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Five Ways of Transforming IT to Support New Models of Learning (Part 1)

Five Ways of Transforming IT to Support New Models of Learning
As higher education becomes more student-centered and technology-enhanced, the role of postsecondary IT departments must change to suit the new reality.

The demands on information technology (IT) have grown dramatically since the 1980s. EDUCAUSE’s latest Core Data Survey found that 4.4 percent of the average institution’s budget goes toward IT. You would be hard pressed to find a campus department that does not rely on IT for its core operation.

Yet the type of demand placed on IT is changing. In the 1990s, institutions wrote their own learning management systems; now off-the-shelf versions such as Blackboard and Sakai are mainstream. Institutions no longer have to build their own web portal frameworks or write identity management systems from scratch. Many IT services are now commodities: vendors write the tools, and campus IT implements them.

Online learning is one of the first pedagogical changes to develop in this environment of commodity IT. Savvy online learning vendors provide instructional design support, but also help desk support. Administrators and IT staff alike may ask: what is campus IT’s role in online learning when vendors even provide help desk support?

In this era of commoditized IT, internal IT still needs to design strategic services, but its role will move from builder to integrator. Below are five key points for improving IT’s ability to integrate between disparate vendors.

1. Build Expertise in IT Supplier Management

Campus purchasing departments negotiate large-scale contracts, but rarely have the IT knowledge required to ensure vendors can provide quality service. This is the basis for the role of “IT supplier manager,” a role that can understand the IT vendor marketplace, negotiate service levels and manage the risks associated with an IT supplier.

Establishing this role is central to ensuring quality IT service from vendors. Without it, departments each negotiate their own IT contracts and all opportunity for consistent service delivery is lost until the contracts expire.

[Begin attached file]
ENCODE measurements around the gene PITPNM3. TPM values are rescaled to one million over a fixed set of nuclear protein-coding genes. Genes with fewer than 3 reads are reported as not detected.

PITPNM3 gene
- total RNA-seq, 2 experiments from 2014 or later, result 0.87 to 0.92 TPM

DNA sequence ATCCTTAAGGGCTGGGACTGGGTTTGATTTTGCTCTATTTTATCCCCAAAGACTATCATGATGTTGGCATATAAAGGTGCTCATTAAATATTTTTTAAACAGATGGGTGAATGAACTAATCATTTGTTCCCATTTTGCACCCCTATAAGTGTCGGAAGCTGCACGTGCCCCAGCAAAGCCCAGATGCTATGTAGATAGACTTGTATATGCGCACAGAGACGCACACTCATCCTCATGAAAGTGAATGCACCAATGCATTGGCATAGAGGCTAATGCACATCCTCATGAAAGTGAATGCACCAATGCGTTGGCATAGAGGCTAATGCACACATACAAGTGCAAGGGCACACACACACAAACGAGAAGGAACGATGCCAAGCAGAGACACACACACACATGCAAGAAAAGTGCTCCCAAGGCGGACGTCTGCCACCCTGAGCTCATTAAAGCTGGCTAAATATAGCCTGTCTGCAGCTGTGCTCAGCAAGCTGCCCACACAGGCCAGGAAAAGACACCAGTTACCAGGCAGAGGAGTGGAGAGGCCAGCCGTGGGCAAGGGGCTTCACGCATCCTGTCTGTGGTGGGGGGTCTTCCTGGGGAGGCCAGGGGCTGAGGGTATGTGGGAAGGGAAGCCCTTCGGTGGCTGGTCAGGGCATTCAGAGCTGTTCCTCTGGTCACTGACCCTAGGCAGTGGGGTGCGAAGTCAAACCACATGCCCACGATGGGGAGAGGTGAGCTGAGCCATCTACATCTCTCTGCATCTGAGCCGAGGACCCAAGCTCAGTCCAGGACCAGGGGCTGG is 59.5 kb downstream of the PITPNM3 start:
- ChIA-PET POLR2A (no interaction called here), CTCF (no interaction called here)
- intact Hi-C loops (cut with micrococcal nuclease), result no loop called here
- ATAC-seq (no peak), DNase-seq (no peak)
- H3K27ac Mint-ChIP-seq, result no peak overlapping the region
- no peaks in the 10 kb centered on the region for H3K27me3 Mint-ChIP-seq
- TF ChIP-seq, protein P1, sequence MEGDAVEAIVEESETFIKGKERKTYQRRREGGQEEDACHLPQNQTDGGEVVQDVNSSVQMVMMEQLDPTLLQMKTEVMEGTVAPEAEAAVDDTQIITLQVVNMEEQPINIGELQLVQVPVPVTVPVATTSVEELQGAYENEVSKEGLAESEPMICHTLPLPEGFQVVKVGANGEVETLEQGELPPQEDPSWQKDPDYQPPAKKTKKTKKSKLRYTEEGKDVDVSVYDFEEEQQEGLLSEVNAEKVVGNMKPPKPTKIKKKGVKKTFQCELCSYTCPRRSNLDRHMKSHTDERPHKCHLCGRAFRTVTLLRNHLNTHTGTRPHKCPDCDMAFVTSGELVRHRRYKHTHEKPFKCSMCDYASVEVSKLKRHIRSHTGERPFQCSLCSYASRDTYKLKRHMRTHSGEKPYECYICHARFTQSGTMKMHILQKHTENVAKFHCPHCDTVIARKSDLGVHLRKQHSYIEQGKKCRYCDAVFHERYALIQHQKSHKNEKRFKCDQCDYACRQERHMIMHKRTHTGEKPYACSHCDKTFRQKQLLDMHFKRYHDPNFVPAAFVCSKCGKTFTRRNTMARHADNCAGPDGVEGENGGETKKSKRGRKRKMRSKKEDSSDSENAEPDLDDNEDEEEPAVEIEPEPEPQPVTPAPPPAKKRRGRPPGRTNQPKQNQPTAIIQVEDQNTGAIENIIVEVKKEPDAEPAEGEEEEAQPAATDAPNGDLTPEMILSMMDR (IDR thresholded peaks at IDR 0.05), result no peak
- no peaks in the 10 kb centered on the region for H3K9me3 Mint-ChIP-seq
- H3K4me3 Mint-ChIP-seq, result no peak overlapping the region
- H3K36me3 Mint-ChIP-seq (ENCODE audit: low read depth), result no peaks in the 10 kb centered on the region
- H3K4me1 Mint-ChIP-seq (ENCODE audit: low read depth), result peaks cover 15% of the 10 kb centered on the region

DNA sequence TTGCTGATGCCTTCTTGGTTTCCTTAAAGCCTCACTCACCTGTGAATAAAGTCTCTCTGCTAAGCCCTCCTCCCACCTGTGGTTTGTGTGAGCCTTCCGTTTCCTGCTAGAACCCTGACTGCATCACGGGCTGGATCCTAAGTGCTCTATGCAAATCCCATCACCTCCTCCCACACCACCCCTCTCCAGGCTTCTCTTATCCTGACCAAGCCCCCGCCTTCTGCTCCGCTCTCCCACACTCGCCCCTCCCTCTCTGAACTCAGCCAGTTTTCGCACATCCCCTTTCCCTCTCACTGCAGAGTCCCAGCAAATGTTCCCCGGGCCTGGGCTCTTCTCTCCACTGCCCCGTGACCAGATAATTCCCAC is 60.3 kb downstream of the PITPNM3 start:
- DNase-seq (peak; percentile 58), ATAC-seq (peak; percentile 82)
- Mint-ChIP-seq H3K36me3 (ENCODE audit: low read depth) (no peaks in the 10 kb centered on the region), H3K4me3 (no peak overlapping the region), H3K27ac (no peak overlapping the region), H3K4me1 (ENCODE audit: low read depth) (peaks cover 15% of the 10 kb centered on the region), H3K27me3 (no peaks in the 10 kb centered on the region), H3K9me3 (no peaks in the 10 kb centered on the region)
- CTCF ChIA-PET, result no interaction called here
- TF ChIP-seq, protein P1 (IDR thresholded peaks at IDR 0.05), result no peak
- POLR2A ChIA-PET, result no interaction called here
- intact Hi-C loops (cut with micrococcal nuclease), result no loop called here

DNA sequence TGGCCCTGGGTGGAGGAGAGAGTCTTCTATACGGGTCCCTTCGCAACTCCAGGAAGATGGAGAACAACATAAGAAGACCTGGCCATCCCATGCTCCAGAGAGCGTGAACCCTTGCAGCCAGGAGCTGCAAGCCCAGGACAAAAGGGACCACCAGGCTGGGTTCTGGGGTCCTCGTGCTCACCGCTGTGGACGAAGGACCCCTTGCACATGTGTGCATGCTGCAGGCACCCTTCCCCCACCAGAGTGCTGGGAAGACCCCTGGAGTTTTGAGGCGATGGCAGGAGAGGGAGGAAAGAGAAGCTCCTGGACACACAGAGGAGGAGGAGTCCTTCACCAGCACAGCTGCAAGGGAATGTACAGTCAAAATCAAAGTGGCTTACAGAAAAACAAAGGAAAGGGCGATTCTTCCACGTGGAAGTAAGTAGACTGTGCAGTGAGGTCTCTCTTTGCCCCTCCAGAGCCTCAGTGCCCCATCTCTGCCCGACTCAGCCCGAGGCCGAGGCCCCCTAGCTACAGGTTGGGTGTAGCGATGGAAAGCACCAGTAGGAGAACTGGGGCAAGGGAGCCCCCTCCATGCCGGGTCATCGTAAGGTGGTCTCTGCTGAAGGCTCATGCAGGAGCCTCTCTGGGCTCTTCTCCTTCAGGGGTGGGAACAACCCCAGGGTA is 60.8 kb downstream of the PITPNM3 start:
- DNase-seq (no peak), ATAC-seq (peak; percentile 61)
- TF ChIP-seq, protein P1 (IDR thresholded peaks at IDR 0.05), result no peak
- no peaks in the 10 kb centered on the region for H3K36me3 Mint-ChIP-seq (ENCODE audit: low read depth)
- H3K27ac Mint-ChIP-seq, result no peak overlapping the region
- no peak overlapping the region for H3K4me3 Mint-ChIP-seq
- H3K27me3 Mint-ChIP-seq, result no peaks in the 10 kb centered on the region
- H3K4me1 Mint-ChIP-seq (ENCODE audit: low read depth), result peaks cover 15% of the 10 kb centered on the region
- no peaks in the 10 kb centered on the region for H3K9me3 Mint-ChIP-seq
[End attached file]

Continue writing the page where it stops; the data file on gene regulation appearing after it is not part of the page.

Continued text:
IT supplier managers can attend vendor expos, understand the tools used at peer institutions and subscribe to IT market research. When someone needs to know which vendors offer learning management tools, the IT supplier manager should know (or be able to research) the major players and their strengths.

IT supplier managers understand service levels well enough to know the difference between “four-hour response” and “four-hour resolution.” Vendor relationships need to be formalized and managed; vendors do not wake up at 2 a.m. to fix your production systems unless there is a clause in the contract that compels them to.

IT supplier managers also can help with building requests for proposal (RFPs), on-boarding and terminating contracts. They can ensure periodic contract reviews and serve on IT projects involving vendors. Notably, IT supplier managers can ensure the institution has an exit plan for each vendor.

2. Simplify Integration with IT Standards

The corporate sector and the American government have been developing enterprise architecture capabilities for the last decade, but the field is still very new to higher education.

Enterprise architecture is bigger than IT. Fundamentally, enterprise architecture prepares organizations for large-scale change by building patterns to apply. It includes institutional business processes and information flow, as well as IT technology and service standards. Although the entire discipline of enterprise architecture is useful for long-term planning, institutions can begin with defining IT standards.

IT can define patterns to apply to technology: for example, a preference for SOAP interfaces over inter-database connections. By writing down and controlling these standards, IT can build consistency in its internal processes — and build a framework for interoperability.

These standards are not a configuration database: they should be relatively short, easy to reference and a goal state for current and new IT infrastructure.

They can serve as training materials for new employees. They can be blessed by IT governance groups to cover all campus operations. Most importantly, these IT standards can be stapled to every RFP to provide vendors information about standards and “quick wins” for information and tool integrations.

This is the first of a two-part series by John Borwick exploring different approaches to innovating postsecondary IT to adapt to changes in educational technology. To read the second installment, please click here.

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